I have not yet seen Mr Genest, but Mr Paine is to introduce him to me;6 in the mean Time I have enquir’d a little what kind of Person it is: and I find that he is a Man of good Parts, and very good Education, Brother to the Queen’s first Woman; from whence his fortune originates.7 He was thro the Queen’s Influence, appointed as Chargé d’affaires at Petersburgh, and (when there) in Consequence of Dispatches from Mr de Montmorin,8 written in the Sense of the Revolution and which he interpreted too litterally, he made some Representations in a much higher Tone than was wish’d or expected. It was not convenient either to approve or disapprove of his Conduct, under the then Circumstances, and his Dispatches lay unnoticed. This to a young Man of ardent Temper, and who feeling Genius and Talents may perhaps have rated himself a little too high, was mortifying in the extreme. He felt himself insulted, and wrote in a Style of petulance to his Chief, beleiving always that, if the royal Party prevail’d, his Sister would easily make fair Weather for him at Court: which I doubt not. At the Overturn of the Monarchy, those Letters we⟨re⟩ so many Credentials in his Favor to the new Government, & their Dearth of Men has opened his Way to whatever he might wish. He chose America, as being the best Harbor during the Storm, and if my Informant be right, he will not put to Sea again untill it is fair Weather, let what will happen.

In Addition to what I have said, respecting the King, to Mr Jefferson, it is well to mention to you that the Majority have it in Contemplation not only to refer the Judgement to the Electors of France (that is to the People) but also to send him and his Family to America which Payne is to move for. He mention’d this to me in Confidence but I have since heard it from another Quarter—Adieu my dear Sir I wish you many and happy Years.

Gouvr Morris

ALS, DLC:GW; LB, DLC: Gouverneur Morris Papers. For GW’s receipt of this letter on 3 May 1793, see Morris to GW, 6 Jan. 1793, source note.

1For Morris’s letter to Jefferson of 21 Dec. 1792, which Jefferson docketed as received on 22 April 1793, see Jefferson Papers, description begins Julian P. Boyd et al., eds. The Papers of Thomas Jefferson. 40 vols. to date. Princeton, N.J., 1950—. description ends 24:762–74.

2French diplomat Edmond-Charles Genet (1763–1834) became head of the translation department in the Ministry of Foreign Affairs in 1781. He went to St. Petersburg, Russia, in 1787 as the secretary to the French legation, eventually becoming the chargé d’affaires there in October 1789. Expelled from Russia in the summer of 1792 for his revolutionary sentiments, Genet received an appointment as minister plenipotentiary to the United States on 19 Nov. 1792. Genet was greeted with much enthusiasm by republican sympathizers after his arrival in the United States the following April, but his insistence on France’s right to outfit privateers and to sell their spoils in American ports, his involvement in American politics, and his schemes against the Spanish authorities in the territories of Louisiana and Florida resulted in the Washington administration’s demand for his recall in August 1793 (see Notes on Cabinet Meetings, 1–23 Aug. 1793, DLC:GW). Fearing for his life if he returned to France, Genet remained in the United States and settled in New York State where he married Cornelia Tappan Clinton, a daughter of New York governor George Clinton.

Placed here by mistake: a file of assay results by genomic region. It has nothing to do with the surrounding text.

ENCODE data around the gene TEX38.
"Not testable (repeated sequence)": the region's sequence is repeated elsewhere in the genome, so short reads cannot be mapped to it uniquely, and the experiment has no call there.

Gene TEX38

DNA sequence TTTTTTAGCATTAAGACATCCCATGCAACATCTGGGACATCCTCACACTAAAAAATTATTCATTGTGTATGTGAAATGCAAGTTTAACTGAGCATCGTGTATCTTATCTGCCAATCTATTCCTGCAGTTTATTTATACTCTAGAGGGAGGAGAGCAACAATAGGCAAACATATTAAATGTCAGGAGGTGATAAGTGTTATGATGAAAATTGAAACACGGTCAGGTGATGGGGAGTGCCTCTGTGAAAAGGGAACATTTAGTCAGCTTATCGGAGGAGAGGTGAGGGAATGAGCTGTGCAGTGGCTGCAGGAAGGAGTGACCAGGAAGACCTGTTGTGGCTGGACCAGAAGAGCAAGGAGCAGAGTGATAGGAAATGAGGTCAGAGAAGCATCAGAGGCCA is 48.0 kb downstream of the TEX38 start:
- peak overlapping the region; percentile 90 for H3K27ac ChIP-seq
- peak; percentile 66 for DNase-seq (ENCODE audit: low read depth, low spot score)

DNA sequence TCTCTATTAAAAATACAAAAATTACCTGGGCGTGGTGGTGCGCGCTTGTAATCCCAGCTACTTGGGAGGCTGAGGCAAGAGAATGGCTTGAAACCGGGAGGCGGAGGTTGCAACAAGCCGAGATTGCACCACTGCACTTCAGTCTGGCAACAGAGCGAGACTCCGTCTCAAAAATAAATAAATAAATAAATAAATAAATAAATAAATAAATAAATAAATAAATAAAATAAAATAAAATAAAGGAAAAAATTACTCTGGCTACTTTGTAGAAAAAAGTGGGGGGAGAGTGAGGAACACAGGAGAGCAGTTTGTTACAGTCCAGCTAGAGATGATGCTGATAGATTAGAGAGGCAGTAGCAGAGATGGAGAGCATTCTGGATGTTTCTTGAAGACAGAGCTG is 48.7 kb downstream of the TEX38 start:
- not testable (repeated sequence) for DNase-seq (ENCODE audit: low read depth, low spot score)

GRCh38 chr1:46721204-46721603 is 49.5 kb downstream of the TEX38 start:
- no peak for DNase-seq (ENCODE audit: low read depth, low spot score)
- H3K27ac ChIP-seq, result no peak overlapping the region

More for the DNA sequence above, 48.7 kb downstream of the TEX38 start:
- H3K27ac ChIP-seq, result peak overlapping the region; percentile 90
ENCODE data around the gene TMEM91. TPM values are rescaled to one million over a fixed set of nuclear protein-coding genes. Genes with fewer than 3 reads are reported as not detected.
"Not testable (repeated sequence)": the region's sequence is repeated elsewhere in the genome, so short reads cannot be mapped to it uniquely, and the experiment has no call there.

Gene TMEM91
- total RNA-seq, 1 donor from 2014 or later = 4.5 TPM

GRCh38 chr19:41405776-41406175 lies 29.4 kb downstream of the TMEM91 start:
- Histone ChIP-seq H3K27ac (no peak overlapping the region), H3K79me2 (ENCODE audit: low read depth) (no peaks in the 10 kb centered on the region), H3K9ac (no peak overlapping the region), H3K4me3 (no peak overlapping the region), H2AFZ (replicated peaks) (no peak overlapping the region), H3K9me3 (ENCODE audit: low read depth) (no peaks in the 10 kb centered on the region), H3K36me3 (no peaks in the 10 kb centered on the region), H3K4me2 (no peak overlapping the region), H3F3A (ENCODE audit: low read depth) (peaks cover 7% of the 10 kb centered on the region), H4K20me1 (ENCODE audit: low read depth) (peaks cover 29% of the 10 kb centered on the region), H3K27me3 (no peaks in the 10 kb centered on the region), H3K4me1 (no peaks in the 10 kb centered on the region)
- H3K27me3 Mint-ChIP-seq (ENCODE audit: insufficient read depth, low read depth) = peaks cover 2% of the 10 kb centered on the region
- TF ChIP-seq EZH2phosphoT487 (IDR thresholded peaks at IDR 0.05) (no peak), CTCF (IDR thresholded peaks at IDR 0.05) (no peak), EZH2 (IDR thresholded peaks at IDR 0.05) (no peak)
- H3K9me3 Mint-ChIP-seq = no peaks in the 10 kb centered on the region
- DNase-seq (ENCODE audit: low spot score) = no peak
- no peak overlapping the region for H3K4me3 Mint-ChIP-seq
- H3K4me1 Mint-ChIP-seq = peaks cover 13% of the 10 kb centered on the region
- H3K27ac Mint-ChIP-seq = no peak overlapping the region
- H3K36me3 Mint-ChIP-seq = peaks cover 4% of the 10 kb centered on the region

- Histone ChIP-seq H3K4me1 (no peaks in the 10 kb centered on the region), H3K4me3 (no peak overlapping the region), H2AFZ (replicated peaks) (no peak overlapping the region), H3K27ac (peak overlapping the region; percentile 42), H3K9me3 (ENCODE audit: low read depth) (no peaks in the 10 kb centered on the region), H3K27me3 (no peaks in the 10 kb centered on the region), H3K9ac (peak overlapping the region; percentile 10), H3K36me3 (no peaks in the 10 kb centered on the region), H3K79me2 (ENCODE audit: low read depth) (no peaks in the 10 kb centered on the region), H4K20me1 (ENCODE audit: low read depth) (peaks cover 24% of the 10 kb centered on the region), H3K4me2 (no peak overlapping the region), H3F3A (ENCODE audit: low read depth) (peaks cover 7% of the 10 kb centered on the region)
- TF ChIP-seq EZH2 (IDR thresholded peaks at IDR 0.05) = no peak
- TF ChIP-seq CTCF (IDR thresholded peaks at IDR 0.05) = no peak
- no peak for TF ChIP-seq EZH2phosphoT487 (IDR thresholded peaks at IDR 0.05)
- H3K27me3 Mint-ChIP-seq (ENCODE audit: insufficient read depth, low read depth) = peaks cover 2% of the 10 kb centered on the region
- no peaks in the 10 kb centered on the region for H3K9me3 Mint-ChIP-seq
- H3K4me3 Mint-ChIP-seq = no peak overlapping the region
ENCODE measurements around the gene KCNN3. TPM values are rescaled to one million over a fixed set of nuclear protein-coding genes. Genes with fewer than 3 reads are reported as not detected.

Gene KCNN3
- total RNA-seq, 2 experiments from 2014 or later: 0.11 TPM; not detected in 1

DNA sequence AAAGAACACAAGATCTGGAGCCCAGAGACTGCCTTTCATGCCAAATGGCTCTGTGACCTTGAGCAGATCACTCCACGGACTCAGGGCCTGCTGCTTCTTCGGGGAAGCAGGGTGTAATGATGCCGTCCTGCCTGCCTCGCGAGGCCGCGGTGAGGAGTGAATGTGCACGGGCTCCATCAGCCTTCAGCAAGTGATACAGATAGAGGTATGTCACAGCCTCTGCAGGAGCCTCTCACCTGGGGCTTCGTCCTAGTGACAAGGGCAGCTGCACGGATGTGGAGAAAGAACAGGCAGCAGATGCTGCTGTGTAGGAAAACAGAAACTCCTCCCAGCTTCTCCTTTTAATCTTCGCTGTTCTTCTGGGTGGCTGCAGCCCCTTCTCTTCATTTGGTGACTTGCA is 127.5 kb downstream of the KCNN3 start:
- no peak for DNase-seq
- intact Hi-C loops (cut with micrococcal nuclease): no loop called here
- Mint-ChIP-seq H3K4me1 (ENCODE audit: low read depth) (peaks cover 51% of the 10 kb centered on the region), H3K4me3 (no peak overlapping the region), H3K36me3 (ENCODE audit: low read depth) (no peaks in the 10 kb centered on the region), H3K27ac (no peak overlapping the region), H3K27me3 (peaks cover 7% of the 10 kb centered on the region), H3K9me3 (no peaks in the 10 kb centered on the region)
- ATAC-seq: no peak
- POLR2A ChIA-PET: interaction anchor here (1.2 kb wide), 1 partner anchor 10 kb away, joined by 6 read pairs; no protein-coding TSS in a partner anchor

3The letter of “Adulation” to GW may be that of 22 Dec. from the French National Convention. For the letter to Morris of 30 Aug. from the French foreign minister Lebrun, see Morris, Diary of the French Revolution, description begins Beatrix Cary Davenport, ed. A Diary of the French Revolution by Gouverneur Morris. 2 vols. Boston, 1939. description ends 2:523–24.

4Louis XVI was guillotined on 21 Jan. 1793 and his wife Marie-Antoinette died in the same manner on 16 Oct. 1793. Starting early in 1793, the combined effects of France’s military aggression and revolutionary rhetoric, in addition to the execution of Louis XVI, prompted Great Britain, the Netherlands, Spain, and several other European nations to join the Austro-Prussian coalition against France.

5Karl Theodor was the elector of Bavaria and of the Palatinate, both German states within the Holy Roman Empire, of which Francis II was currently emperor. Frederick Augustus (1763–1827), the duke of York and the second son of George III, was married to Frederica Charlotte Ulrica Catherina (1767–1820), the eldest daughter of Frederick William II, the king of Prussia.

6English political writer Thomas Paine, famous for his encouragement of the American Revolutionary War, was an active supporter of the French Revolution. Granted French citizenship in August 1792, he was elected to the National Convention the following month (see the National Assembly of France to GW, 26 Aug. 1792). At the start of the trial of Louis XVI, Paine urged the government to banish the king to the United States rather than execute him. Paine’s participation in the French Revolution decreased as more radical leaders gained ascendency during the Terror, and he was expelled from the Convention in 1793. He was arrested on 28 Dec. 1793 and imprisoned for the next ten months, during which he wrote part of The Age of Reason.

7Genet’s eldest sister, Jeanne-Louise-Henriette Campan (1752–1822), was first lady-in-waiting to Marie-Antoinette. Her account of life at the royal court, Mémoires sur la vie privée de Marie-Antoinette, reine de France et de Navarre, was published in Paris in 1822.

8Armand-Marc, comte de Montmorin de Saint-Hérem (1745–1792), served as the French foreign minister from February 1787 to November 1791.